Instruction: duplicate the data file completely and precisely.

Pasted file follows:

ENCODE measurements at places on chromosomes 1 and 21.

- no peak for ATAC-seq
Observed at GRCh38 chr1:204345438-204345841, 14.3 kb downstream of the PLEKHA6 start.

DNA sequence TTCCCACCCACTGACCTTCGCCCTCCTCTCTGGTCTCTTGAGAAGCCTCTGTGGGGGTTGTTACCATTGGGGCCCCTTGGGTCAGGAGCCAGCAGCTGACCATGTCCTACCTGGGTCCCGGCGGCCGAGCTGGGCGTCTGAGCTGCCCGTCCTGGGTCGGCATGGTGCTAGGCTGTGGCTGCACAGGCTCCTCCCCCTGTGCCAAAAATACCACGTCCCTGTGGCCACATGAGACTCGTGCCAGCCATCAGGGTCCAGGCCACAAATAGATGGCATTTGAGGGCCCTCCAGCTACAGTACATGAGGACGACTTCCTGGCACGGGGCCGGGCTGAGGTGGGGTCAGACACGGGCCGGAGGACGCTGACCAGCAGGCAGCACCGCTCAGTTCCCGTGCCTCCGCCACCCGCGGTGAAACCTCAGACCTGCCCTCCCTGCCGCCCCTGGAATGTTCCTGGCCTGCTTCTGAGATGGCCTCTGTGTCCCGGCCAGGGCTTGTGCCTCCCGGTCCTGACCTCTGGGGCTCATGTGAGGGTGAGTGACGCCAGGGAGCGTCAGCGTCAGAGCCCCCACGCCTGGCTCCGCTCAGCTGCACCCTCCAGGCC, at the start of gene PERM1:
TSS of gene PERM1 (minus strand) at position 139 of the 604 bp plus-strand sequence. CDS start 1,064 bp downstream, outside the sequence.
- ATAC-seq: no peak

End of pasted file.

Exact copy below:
ENCODE measurements at places on chromosomes 1 and 21.

- no peak for ATAC-seq
Observed at GRCh38 chr1:204345438-204345841, 14.3 kb downstream of the PLEKHA6 start.

DNA sequence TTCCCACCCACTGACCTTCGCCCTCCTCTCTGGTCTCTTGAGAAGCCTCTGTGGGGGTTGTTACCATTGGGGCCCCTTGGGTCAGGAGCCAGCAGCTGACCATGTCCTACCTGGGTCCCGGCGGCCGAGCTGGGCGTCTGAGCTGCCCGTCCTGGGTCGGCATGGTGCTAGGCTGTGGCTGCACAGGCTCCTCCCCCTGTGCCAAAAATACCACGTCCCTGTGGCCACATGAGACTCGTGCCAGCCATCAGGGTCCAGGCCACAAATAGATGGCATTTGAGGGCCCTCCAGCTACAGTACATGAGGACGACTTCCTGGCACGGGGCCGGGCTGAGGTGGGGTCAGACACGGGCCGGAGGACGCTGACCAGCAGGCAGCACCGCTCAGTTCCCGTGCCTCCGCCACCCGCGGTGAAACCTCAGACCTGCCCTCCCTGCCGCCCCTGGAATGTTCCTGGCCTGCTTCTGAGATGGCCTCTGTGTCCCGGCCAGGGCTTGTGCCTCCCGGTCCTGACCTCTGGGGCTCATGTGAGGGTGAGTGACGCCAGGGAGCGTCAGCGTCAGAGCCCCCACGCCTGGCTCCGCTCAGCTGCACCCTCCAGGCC, at the start of gene PERM1:
TSS of gene PERM1 (minus strand) at position 139 of the 604 bp plus-strand sequence. CDS start 1,064 bp downstream, outside the sequence.
- ATAC-seq: no peak